Should I Start a Blood Pressure Log?
High blood pressure is a concern for at least 75 million Americans. New guidance suggests that a blood pressure level of less than 140/90 mmHg is appropriate for most adults. A true diagnosis of high blood pressure, or hypertension, doesn’t rely on just one measurement, though. Instead, a pattern of high levels is needed.
It can be hard for health professionals to tell if your blood pressure is high regularly, or only during doctor visits. Some reasons that your blood pressure could be higher during an appointment include
- white coat syndrome (associated with anxiety in the doctor’s office)
- climbing the stairs to get to the office
- having appointments after a big meal or gym class
- stress about other health problems being discussed
When your blood pressure seems too high in the office, or when you are recovering from a heart procedure, your doctor may ask you to check your own blood pressure at home and share results at the next office visit.
Home blood pressure basics
If you are asked to take your blood pressure at home, you should receive some basic instructions about
- what type of monitor to get (bicep and wrist cuffs are most common)
- how to use it (especially where to place the strap, how long to stay still, without talking, with feet flat on the ground)
- when to use it (after 5 minutes of rest, not directly after a big meal, after—not before—you use the bathroom or smoke)
It’s okay to use the same machine every day at a pharmacy if you have to, but it’s better to have a home machine if you can afford one. That way, your doctor can check to see if your machine gives the same reading as his before you start to use it, and you can be more relaxed when you use it.
You might wonder why your blood pressure monitor can’t save the readings to share with your doctor. Although some electronic monitors can save the last reading or two, most home monitors don’t reliably keep an electronic diary, and anything saved cannot be printed or emailed to share. Advances on the horizon do include monitors that connect with apps; until those are commonplace, keeping a blood pressure log up-to-date is up to you.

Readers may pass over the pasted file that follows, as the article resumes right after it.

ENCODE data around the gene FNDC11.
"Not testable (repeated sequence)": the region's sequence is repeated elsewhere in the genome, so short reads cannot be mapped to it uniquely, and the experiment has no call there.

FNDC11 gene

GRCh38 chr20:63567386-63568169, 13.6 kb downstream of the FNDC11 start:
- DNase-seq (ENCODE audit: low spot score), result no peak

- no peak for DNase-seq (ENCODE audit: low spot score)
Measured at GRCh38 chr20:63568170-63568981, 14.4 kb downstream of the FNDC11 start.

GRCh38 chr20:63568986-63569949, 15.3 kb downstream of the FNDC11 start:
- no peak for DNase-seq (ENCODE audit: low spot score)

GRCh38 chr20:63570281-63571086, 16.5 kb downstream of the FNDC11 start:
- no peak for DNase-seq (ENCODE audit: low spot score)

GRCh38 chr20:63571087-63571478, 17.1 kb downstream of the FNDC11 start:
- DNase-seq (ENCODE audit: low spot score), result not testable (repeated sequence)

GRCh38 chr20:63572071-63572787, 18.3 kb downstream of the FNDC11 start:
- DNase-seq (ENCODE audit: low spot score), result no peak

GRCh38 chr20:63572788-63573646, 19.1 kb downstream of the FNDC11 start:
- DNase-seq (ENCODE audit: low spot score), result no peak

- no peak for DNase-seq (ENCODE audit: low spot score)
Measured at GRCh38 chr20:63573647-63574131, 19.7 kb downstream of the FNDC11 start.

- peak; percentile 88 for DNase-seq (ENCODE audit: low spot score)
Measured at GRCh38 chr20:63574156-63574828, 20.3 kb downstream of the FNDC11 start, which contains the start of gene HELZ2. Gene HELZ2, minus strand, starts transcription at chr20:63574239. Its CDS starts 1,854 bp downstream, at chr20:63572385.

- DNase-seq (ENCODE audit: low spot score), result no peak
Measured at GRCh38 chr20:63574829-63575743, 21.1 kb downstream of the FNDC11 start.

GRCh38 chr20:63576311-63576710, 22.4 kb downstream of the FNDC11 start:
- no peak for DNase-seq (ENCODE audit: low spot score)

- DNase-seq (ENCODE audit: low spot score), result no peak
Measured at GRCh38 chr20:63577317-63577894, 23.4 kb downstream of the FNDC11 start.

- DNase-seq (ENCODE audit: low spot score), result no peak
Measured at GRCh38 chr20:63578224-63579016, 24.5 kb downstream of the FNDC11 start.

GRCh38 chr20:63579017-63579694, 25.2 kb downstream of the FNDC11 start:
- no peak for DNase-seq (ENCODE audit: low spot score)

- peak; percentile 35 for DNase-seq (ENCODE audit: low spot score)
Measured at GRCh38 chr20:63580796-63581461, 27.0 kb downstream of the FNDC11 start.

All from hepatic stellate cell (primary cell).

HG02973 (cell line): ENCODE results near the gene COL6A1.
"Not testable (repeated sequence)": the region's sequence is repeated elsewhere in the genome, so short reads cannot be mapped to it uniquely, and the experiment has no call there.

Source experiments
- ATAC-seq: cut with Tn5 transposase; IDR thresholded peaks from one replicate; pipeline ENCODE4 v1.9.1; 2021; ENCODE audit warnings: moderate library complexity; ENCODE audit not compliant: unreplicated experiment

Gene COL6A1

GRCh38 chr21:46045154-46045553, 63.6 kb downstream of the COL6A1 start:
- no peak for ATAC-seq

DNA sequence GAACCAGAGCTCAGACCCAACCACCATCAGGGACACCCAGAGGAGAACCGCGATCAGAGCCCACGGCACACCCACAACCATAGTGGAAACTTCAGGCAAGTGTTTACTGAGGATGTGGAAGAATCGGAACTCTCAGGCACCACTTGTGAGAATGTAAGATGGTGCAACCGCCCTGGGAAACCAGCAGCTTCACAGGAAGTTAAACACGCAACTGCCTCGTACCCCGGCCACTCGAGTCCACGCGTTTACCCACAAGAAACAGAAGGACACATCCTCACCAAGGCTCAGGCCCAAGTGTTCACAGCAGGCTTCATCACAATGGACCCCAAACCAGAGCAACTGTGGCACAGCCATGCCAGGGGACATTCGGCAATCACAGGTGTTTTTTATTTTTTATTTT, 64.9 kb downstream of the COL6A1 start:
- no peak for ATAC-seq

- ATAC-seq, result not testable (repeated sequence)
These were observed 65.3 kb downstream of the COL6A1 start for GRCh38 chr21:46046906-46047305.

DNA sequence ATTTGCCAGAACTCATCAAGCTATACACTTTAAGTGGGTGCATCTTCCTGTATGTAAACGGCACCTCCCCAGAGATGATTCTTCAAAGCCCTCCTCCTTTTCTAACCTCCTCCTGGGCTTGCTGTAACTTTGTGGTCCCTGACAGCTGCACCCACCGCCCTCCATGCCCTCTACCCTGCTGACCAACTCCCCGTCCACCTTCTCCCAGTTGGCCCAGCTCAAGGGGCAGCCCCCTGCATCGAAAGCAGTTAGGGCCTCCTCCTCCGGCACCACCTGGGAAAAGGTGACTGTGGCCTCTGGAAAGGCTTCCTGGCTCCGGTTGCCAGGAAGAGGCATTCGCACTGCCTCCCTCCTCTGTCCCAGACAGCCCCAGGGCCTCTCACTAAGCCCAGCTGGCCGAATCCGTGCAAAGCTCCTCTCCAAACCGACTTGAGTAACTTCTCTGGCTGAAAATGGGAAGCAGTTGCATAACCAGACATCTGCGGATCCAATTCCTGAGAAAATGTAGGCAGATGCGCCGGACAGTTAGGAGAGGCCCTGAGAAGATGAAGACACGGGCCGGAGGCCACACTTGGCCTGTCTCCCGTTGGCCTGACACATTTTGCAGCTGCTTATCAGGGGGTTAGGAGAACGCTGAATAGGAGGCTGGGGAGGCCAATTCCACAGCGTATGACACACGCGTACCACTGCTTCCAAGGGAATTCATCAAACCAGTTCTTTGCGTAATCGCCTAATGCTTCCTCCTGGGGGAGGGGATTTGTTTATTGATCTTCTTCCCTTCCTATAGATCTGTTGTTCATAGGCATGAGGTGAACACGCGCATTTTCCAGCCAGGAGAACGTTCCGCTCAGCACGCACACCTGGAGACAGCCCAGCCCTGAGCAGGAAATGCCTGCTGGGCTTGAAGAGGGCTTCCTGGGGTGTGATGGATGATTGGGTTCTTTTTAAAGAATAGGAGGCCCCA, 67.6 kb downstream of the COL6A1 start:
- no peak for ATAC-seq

What’s in a blood pressure log?
At its most basic, a blood pressure log or diary is just a list of the day, time, and measured blood pressure. Ideally, a log also will include other relevant information, like
- sitting or standing position
- arm or wrist used
- a comment box for notes about eating, physical activity, or medication use before measurement
The idea of a paper diary to record health information is not new; a recording notebook is an affordable and easy way to keep track of your own blood pressure every day. New technology apps make it even easier for doctors—and you—to spot trends, look at pressure changes over time, and more. An electronic log can associate blood pressure with salt intake, weight, chest pain, and medication use, for example.
How do I choose and use an electronic log?
The simplest jump from a paper diary to an electronic record is a spreadsheet on your laptop or tablet that lets you type, instead of write, your daily measurements. But this isn’t your only electronic option. Apple, Android, and Kindle all have free blood pressure diary apps, and their portability makes it easier than ever to share data and keep up on self care. The Android Blood Pressure Diary by e-werest, for example, keeps the week’s history on a home page and can show graphs and statistics by time of day, too. Conversely, the Blood Pressure Log – My Diary app developed by a doctor uses a large keypad in the app, includes a spot to record pulse, and graphs systolic and diastolic numbers in two separate curves. This app also includes a free user manual on its website.
All apps allow basic recording of the systolic and diastolic pressure, but each app offers slightly different displays, storage and export options, and amount of detail. It might take a few tries to find the one that best fits your needs or that is easiest for you to use. You have the flexibility to choose between apps that do any combination of the following:
- Auto-select standard options, like always seated
- Enter weight and other basic stats
- Graph your measurements over a week, month, or personalized date range
- Show when your reading reflects prehypertension or a stage of actual hypertension
Sharing the log with your doctor
Another characteristic that differs between apps is the way the information is shared. Some apps can export number measurements from dates you choose into a spreadsheet format (see my example spreadsheet). Others allow you to view and save graphs that show blood pressure spikes in PDF form, or see the number of times your measurements were in a too-high zone, as in-color pictures. Many apps allow you to email these files to yourself or directly to your doctor.
Like apps you might already compare for fun, such as music streamers or photo editors, apps to track your blood pressure can be as individualized and flexible as you want. These apps, though, can help your doctor improve your health, too.
See more helpful articles: